Malaysia to deport 32 fraud suspects to Taiwan

BEIJING -- A Chinese mainland spokesman on Saturday urged Taiwan to give fraud suspects "the punishment they deserve," stressing that the release of them will only make fraud more rampant and harm cross-Straits law enforcement co-operation.

Taiwan police earlier on Saturday released 20 fraud suspects who were deported from Malaysia Friday evening, citing a lack of evidence. They were among 52 people from Taiwan arrested in Malaysia for suspected telecommunication fraud.

"By releasing the suspects, Taiwan authorities disregarded many victims' interests and harmed them a second time. It also harmed the two sides' co-operation in jointly cracking down on crimes," said An Fengshan, the spokesman with the State Council Taiwan Affairs Office.

Taiwan phone scammers come clean

Phone scams are nothing new, and yet the people behind this faceless crime continue to swindle billions of yuan from hapless victims every year.

Boiler rooms run by scammers from Taiwan were responsible for over 50 per cent of all telecom fraud in China's mainland. Nearly all major cases with reported losses in excess of 10 million yuan ($1.54 million) were organised by scammers from Taiwan, according to the Ministry of Public Security (MPS).

In the past seven days, 77 alleged fraud syndicate members, including 45 from Taiwan, were repatriated to China's mainland from Africa.

In interviews with Xinhua, some of the suspects from Taiwan came clean about this illicit practice.


One suspect from Taoyuan in Taiwan, identified only by his surname Jian, travelled to Kenya to join a boiler room in 2014.

According to Jian, the organisation he worked for divided its members into first-, second- and third-tier groups according to their roles. All worked off pre-written scripts when talking to their "clients."

The first-tier group, a team of about a dozen people, masqueraded as managers of medical insurance accounts to acquire their victims' personal information, Jian explained.

In the calls, the victims were told that they were victims of identity theft, and their "case" would be transferred to the police after they had confirmed certain information.

Then it was time for the second-tier group, the "police officers," to take over the case. This team informed the victims that their identities had been used to facilitate money laundering, said Jian, who was one of the "police officers."

The victims were then pressed for more information, such as family background, occupation, income and bank account details. The second-tier group would then try and wheedle out how much cash the victims had in their bank accounts.

"If there was not much money, we would talk the victims into transferring their balance to us," said Jian, "however, if they were holding large deposits we would transfer the case to the third-tier group."

Another suspect, who was identified by the surname Xu, was a member of this third-tier group. His bluff was that he was the director of the financial crime department.

"We told the victims that their money must be transferred to our 'safe account' for investigation, and instructed them how to do this at an ATM," said Xu.

The fraudsters used software that changed the numbers they called from to those registered to mainland police stations.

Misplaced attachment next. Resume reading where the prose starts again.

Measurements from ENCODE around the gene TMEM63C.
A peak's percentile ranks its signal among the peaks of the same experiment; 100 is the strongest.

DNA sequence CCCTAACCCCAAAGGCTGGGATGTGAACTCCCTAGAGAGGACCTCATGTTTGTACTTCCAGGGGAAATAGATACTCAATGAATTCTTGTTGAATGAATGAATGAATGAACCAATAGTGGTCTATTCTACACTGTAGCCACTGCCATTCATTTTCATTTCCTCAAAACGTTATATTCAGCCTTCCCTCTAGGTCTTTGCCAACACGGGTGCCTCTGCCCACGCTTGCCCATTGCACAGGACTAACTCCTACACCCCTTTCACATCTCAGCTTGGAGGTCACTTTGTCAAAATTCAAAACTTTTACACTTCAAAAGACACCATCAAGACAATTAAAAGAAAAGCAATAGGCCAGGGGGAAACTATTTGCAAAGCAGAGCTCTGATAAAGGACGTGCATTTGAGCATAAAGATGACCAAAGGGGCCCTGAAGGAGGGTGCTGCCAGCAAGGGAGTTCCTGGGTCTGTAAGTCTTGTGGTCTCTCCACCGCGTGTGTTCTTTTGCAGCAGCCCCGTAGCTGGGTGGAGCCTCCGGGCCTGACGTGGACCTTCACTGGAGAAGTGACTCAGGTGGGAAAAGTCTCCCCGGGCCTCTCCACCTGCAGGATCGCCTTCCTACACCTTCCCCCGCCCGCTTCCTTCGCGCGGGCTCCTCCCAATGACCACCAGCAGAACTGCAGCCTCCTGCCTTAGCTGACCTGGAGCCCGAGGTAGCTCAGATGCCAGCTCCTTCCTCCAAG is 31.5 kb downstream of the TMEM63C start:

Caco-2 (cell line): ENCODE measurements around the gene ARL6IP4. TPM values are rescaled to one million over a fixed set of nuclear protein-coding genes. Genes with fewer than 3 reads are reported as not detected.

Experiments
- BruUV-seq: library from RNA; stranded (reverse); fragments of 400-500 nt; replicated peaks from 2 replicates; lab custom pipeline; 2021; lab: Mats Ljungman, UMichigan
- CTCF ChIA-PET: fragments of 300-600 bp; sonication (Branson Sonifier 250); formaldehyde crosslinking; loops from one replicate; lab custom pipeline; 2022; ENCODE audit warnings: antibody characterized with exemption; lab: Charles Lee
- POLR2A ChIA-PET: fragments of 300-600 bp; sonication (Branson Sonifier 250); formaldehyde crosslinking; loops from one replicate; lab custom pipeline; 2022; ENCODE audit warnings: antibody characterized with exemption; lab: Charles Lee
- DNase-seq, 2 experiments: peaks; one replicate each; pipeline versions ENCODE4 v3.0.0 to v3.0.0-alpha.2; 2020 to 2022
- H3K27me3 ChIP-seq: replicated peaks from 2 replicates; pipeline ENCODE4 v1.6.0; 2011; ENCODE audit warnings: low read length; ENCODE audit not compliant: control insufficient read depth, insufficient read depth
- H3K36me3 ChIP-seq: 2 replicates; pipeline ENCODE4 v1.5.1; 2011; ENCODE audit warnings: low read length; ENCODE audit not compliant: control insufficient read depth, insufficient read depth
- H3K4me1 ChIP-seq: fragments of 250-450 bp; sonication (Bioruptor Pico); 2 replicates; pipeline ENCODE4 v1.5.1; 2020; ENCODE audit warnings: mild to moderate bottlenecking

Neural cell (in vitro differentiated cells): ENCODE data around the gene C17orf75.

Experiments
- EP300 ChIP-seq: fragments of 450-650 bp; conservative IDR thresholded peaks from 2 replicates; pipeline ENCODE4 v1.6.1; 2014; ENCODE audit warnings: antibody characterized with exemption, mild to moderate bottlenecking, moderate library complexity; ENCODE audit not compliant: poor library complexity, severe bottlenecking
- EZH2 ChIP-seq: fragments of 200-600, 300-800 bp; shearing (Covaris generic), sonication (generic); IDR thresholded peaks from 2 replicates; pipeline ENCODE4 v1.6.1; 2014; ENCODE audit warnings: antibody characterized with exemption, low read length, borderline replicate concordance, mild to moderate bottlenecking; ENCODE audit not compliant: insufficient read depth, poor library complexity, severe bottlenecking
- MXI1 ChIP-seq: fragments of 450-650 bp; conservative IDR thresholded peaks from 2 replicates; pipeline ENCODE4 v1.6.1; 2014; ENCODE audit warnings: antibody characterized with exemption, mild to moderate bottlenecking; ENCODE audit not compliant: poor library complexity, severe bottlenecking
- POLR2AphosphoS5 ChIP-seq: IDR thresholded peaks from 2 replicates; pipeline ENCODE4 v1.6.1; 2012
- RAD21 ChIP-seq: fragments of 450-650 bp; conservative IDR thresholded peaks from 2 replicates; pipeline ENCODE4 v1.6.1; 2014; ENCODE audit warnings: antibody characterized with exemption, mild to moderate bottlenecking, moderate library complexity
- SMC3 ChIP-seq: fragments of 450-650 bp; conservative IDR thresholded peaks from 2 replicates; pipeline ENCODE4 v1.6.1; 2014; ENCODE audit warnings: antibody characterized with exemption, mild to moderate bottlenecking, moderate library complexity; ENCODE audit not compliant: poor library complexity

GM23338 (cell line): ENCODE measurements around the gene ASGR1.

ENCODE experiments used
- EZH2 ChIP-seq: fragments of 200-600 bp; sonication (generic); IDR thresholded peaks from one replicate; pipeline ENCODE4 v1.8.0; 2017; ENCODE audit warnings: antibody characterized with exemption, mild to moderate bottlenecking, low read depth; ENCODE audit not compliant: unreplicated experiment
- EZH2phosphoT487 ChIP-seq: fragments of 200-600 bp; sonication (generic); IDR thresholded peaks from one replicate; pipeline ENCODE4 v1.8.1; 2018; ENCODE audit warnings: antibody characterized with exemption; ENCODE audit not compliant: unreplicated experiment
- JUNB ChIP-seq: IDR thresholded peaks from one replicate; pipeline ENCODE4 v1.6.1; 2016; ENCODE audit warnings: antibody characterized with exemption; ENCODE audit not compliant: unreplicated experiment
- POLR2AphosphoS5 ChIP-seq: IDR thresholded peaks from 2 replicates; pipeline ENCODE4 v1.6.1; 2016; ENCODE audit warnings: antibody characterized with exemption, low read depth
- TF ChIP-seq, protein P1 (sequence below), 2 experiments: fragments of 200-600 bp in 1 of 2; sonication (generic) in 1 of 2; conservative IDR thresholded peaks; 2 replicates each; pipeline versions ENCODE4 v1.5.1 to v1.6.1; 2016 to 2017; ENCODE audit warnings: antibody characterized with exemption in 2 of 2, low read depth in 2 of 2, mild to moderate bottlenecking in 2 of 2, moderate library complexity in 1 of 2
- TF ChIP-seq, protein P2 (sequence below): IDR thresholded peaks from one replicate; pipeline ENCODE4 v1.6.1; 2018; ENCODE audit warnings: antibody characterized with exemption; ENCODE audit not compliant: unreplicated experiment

"Any 'savvy' victim could check the number while we were on the phone," he said, "and they would be reassured."

The gang even played recordings of police stations or hospitals as background noise during the calls to further win the trust of their unsuspecting victims.

According to the police, members of the gang received a monthly salary based on their performance. The third-tier group, usually the most skilled fraudsters, earned the most, getting up to eight per cent of the money earned in each deal.

Police said that the bosses and core members of many fraud rings were from Taiwan. In Jian and Xu's case, only members of the first-tier groups were from the mainland, who were usually new to the world of telecom scams.

Investigators found that during recruitment, fraud rings often favoured those with criminal records.

"I am familiar with how phone scams work, so that was why the boss asked me to join," said Xu, who served a seven month sentence for fraud in Taiwan's Taichung City in 2010.


The people of Taiwan have been aware of phone scams and for this reason, around 2002, fraud rings from Taiwan began to target mainlanders.

These fraud gangs are oldhands at writing convincing scripts and devising new methods to cheat victims out of their money and information, said Zhang Jun from the criminal investigation department of the MPS. Some, he added, even create mirror websites of mainland judicial agencies to further support their back stories.

Authorities on the mainland and Taiwan worked hard to improve co-operation and stamp out telecom fraud across the Strait. However, rather than packing up and "going straight," many gangs just relocated to Southeast Asia, Africa and Oceania.

Since 2011, police from both sides have arrested more than 7,700 suspects implicated in telecom fraud gangs working in Southeast Asia, with about 4,600 of them from Taiwan.

"To hide from the police, many telecom fraud rings established themselves far from Chinese eyes, like Kenya in this case. But we are confident that we will find them, no matter where they are," said Zhang.